Thursday, May 24, 2012

COLLECTION #237: My Own Pins

Back in 1976 or 1977, when I was working at Grey Advertising in LA, I began designing whimsical little pins for myself, and to sell to my friends at work. My technique was to draw a little line art illustration on a small piece of cold press illustration board, paint the design with Dr. Martin dyes (concentrated watercolors in vibrant colors), cut it out with an X-acto knife, coat it with a clear coat to protect the surface, then glue on a pin back. When I first started making the pins, I didn't know any spray coating to use, so I actually brushed on Elmer's glue, knowing it dried clear with a glossy finish. Through the next couple of years, I made dozens of different styles of pins, mostly little animals, fun foods, and other mostly child-like designs. I had a few cartoony animals that I did regularly: pigs dressed in cowboys outfits, a bear in tweed, ducks on wheels. I developed a style of outlining the entire critter in a heavy outline, and then I painted the backs and edges of the pins black. I soon discovered Krylon Crystal Clear coating, and I loved how they looked with a nice glossy/matte finish.
One of my original pins, (note my maiden name). The funny dark color at the top of the pig is from the Elmer's glue discoloring after many years.

Some of my early designs. Many of them have faded with age. These were created in 1978-79.
It wasn't long before I tired of the labor-intensive cutting-out process. Illustration board is extremely hard, and I broke countless blades, and nicked myself dozens of times. (Not to mention cutting off a few of my little animal's appendages). It seemed that I could create a simpler shape that would consist of simply cutting straight lines instead of all of those tiny curves. So, in around 1979 or 1980, my new style was born. The fun thing about this new way of doing the pins, was I could create a little work of art, with a border, background, and often, some sort of little pattern behind the subject matter. It didn't take long before I began to add a 2nd layer onto these designs, making them a little more 3D.  By the time I started making these little rectangular pins, I was a young Mom, freelancing at home, and I was no longer selling them. They were just for me.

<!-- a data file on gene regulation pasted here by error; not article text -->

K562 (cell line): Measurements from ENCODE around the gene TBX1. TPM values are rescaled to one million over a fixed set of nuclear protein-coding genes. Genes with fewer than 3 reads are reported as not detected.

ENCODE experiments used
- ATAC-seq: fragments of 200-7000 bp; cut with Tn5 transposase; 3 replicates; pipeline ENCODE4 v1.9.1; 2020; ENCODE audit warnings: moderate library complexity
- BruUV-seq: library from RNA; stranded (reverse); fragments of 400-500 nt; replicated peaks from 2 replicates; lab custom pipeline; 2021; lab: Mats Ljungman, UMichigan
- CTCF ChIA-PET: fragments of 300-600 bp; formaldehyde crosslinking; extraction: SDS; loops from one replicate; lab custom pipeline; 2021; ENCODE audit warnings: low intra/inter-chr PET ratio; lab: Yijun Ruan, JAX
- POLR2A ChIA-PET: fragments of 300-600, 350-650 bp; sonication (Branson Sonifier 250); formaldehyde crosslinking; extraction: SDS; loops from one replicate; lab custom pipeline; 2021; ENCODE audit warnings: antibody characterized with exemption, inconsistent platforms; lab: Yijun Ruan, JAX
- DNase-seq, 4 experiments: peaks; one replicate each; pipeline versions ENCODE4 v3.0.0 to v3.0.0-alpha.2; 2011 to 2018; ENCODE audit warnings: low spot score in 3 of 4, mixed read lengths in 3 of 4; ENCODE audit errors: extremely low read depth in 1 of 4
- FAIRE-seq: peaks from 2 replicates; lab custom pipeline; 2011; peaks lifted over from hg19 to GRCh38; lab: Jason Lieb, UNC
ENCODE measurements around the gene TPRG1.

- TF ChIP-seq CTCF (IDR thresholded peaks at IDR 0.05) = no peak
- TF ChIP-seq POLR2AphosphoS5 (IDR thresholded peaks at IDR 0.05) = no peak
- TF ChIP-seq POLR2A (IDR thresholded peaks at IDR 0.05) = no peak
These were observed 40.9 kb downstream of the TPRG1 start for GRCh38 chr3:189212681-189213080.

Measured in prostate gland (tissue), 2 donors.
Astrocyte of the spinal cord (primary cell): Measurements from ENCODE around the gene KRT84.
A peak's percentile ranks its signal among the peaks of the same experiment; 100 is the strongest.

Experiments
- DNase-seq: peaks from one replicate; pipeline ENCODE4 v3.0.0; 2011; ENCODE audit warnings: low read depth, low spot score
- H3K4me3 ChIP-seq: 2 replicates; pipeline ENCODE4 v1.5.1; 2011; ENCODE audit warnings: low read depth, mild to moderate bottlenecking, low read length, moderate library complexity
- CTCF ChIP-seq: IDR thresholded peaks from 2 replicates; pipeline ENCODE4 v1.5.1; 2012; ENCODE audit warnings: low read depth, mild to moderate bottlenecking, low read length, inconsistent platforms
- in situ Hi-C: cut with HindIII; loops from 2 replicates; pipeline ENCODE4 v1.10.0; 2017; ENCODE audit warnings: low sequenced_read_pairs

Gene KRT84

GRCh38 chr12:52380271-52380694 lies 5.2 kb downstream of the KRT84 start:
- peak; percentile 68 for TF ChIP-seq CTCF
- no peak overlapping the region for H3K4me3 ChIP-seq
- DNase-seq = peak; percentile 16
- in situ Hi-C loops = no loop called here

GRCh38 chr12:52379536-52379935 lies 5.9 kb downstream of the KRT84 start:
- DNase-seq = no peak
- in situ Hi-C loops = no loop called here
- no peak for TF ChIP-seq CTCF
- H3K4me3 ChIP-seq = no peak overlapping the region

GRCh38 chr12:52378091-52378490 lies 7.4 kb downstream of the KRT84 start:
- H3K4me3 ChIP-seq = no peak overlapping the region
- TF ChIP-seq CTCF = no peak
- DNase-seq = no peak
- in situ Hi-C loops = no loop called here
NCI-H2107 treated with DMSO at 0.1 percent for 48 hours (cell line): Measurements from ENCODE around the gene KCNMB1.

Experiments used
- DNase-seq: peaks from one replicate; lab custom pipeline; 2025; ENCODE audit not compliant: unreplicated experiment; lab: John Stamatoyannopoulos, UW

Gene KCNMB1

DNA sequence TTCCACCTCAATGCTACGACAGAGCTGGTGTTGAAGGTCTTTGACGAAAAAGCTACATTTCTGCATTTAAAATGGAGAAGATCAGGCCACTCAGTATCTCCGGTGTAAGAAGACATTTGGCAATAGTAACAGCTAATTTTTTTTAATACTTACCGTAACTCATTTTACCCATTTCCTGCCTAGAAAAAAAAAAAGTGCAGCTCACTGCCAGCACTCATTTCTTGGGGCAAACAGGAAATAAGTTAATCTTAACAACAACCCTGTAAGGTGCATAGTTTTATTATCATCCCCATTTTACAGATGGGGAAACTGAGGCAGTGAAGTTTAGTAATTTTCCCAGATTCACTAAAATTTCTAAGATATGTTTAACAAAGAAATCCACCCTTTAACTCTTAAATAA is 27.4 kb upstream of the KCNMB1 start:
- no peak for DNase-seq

Original designs from 1980-1982 or so. The hearts were the first with a 3D piece.

First designs I created when we moved to RI. The little girl in the candy store was the first one with a moveable piece. Note the Mexican sombrero man pin with the matching earrings!

Fast forward a couple of years. We moved to Rhode Island in 1986, and I was working for Hasbro. I began to wear these pins again.  Pins were very popular in the mid-80s, and I decided to resurrect my little pin business. I made countless new designs, each one of these with a little 3D piece attached. My Hasbro friends bought them from me, and I loved to make some little design that was special to them. It didn't take long for me to start adding a little grommet, to make my extra add-on piece move. I had fun figuring out some little surprise element that could be hiding behind the moveable part.  I began going to craft fairs, and selling my pins (and sometimes earrings), and eventually, Bruce and I decided to make a business out of it, and have the pins mass-produced. Since they were in essence paper, we didn't have to worry about molds or tooling costs. We just had printing to deal with. We found a local company to print and laminate the finished design, we had them mounted on black illustration board and die-cut, and we assembled them ourselves. We also had a lovely catalog printed up, and Bruce hit the gift show market. This all took place in 1988-89. Our little company was called "A Small Motion", and the pins were called 'Whimsimations'. (A combination of whimsical and animation!) Bruce took on the business with enthusiasm. He assembled, packaged, shipped. He went to trade shows, followed up with buyers and shops, and handled all of the paperwork and complicated legal and tax details. After my first 24 designs were complete, it didn't take long to realize I needed more seasonal designs, so 20 more designs were done for Christmas, Halloween, and Valentine's Day.